Maybe you just want to party a little harder than your current budget allows and you’ve got a bit of charm and sex appeal up your sleeve that you can put to good use. Clubs and bars in touristy areas are always looking for good promoters to hand out wrist bands and flyers for drink specials. You’ll usually get paid in free entry and free drinks, and it can be a great way to meet the local party people.
Okay, so you’ve got big dreams of corner offices and six-figure salaries, but want to take a break after college and travel the world. Yes, there are jobs for you out there too. If you’ve got room in your backpack for some button-down shirts and shiny shoes, you should do some research ahead of time and reach out to potential employers. International work experience can give your resume a big boost and internships abroad have become a popular way for motivated young ladder-climbers to spend their summers. Jobs of every variety are available and websites such as http://jobs.goabroad.com/ can help scour the world for the specific field and country you’d prefer to find work in before you even leave.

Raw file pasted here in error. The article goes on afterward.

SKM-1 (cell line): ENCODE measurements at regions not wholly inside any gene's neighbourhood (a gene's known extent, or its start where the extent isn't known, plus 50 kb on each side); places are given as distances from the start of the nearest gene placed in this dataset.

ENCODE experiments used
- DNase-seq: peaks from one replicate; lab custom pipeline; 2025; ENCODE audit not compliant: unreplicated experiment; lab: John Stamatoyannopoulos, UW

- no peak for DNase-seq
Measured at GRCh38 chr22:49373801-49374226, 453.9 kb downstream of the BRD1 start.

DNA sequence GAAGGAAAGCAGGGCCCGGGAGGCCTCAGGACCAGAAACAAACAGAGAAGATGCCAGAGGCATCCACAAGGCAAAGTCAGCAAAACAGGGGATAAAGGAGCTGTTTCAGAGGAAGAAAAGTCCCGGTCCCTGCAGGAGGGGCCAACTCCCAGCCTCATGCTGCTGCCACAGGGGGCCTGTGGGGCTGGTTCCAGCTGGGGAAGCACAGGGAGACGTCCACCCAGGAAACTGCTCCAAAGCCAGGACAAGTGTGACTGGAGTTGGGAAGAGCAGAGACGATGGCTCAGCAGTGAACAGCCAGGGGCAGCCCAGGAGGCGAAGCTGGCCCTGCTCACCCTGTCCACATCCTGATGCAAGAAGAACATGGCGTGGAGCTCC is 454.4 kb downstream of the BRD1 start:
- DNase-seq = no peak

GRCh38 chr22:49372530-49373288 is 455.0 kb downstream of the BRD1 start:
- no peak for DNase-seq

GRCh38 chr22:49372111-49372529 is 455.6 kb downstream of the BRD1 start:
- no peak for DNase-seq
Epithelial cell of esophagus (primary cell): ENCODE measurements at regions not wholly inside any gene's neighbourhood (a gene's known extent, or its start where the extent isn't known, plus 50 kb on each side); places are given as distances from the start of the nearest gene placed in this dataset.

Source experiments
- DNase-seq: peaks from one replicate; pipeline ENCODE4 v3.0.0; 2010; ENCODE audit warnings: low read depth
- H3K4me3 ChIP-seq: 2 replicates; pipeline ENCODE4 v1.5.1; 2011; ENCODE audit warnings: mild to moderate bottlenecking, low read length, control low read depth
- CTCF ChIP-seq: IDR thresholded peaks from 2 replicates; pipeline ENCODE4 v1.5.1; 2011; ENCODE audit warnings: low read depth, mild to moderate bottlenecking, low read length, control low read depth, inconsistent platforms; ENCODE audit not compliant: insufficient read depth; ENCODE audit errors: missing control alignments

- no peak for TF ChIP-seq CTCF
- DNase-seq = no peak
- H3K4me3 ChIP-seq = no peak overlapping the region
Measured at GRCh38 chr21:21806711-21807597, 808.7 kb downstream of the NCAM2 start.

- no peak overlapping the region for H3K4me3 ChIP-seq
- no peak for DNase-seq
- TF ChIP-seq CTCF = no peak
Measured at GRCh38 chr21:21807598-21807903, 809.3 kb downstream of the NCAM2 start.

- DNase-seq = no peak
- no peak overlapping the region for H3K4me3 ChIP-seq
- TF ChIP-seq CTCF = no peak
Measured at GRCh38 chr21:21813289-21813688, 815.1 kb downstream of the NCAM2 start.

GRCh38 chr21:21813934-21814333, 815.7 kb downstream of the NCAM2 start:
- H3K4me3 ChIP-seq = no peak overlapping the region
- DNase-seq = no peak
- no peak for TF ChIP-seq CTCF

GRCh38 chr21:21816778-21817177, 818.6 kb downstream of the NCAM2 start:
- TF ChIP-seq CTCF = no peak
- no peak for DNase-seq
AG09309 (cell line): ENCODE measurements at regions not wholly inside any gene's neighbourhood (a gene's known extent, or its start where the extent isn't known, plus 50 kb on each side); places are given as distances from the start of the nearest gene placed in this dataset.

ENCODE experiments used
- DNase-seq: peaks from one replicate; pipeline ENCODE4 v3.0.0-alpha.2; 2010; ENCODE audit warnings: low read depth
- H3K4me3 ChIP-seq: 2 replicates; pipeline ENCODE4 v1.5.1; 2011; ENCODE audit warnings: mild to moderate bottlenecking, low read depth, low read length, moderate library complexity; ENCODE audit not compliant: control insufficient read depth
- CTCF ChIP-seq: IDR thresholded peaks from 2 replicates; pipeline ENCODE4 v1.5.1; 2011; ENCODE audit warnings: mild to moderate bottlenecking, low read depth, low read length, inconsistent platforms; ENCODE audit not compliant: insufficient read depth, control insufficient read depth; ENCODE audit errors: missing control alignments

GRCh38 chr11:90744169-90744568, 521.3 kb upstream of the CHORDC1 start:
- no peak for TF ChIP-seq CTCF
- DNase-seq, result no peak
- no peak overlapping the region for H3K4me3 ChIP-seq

Musician or Artist
Although not usually financially compensated, traveling as a performing musician or artist can subsidize your lifestyle on the road. Often bars and hostels like having live music and will provide free accommodation, food, or booze in exchange for a few hours of entertainment. Also, artists can offer to paint a mural for the same exchange, although this isn’t always as dependable. If you prefer the crafty arts, then travel with whatever jewelry or craft you make, as well as the tools to make more, and sell it as you go. From parks to hostels, selling your work is easy and it will not only supplement your journey, but will help introduce you to lots of interesting people along the way.
However you choose to supplement your travels, working abroad is a great way to connect with locals, extend your finances, and feel at home on the road. Not only will your trip lasts twice as long, but it will be a million times more amazing. The best places are the ones you find along the way so don’t worry about planning too much ahead of time. Just get out on the open road and be ready to experience work on the other side of the world.